Mr. Taylor and the Central Bank: Two Inference Exercises
17 Pages Posted: 8 Apr 2019
Date Written: February 2019
Many observers argue that the world has changed after the latest financial crisis. If that is the case, monetary policy and the process informing it will have to be reconsidered and 'learned' anew by all stakeholders. Perhaps, a new Taylor rule will emerge. A 'Taylor rule' is predicated upon two successful inference exercises: one by the researcher who is interested in identifying the Central Bank's behavior and one by the Central Bank, which tries to infer how the economy works and interacts with its monetary policy interventions. Because of certain granularities imposed by institutional arrangements and the need for transparent communication in policy making, this paper proposes an analytical framework based on computability theory to model these inference exercises and to assess their general possibility of success. So, is it possible to infer/learn the central bank's policy rule? The answer is a qualified positive and depends on the 'complexity' of the economy and on the quality of information. As for policy implications, the results show that transparency and understandable 'reaction functions' will go a long way in fostering learnability.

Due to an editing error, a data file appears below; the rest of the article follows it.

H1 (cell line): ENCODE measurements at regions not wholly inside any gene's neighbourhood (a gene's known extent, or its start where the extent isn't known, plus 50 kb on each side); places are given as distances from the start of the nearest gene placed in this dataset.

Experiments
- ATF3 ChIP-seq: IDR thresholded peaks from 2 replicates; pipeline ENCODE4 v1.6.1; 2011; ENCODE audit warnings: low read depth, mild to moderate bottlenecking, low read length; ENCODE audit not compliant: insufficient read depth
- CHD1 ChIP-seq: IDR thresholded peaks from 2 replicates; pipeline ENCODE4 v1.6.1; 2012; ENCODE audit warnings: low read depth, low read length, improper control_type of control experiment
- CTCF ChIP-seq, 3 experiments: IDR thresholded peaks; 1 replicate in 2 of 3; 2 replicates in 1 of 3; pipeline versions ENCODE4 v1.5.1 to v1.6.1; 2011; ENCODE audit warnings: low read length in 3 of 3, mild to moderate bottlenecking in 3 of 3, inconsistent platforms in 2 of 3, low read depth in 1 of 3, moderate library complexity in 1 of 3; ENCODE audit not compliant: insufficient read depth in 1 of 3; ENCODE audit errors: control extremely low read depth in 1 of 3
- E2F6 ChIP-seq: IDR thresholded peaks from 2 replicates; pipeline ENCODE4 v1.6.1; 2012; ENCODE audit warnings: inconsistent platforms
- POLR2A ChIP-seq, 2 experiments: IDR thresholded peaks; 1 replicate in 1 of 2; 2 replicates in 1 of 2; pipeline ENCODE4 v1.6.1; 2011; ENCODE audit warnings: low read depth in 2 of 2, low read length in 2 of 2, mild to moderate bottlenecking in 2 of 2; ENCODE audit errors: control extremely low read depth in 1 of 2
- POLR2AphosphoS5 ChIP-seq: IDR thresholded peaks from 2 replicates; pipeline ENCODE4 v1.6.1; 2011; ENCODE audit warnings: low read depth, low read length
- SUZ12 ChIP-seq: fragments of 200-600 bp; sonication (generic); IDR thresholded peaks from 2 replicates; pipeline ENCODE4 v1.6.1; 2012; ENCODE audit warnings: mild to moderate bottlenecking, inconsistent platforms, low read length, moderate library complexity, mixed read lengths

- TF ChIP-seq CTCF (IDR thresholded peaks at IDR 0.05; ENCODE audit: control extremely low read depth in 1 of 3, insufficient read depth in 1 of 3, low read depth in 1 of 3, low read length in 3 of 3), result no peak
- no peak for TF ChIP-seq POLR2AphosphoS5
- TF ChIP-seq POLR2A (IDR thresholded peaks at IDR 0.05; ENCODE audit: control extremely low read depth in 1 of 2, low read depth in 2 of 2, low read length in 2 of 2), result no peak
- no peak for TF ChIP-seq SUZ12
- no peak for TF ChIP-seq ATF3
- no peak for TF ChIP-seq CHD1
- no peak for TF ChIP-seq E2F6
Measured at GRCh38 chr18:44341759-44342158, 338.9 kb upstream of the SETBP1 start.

Keywords: Central banks, Central banking, Monetary policy instruments, Monetary policy, Monetary authorities, Taylor Rule, learning, computability, computable economics, rational expectations, learnability, policy rule, central bank, time function
JEL Classification: C00, C69, E58, E52, G21, E01, E63, E31
Suggested Citation: Suggested Citation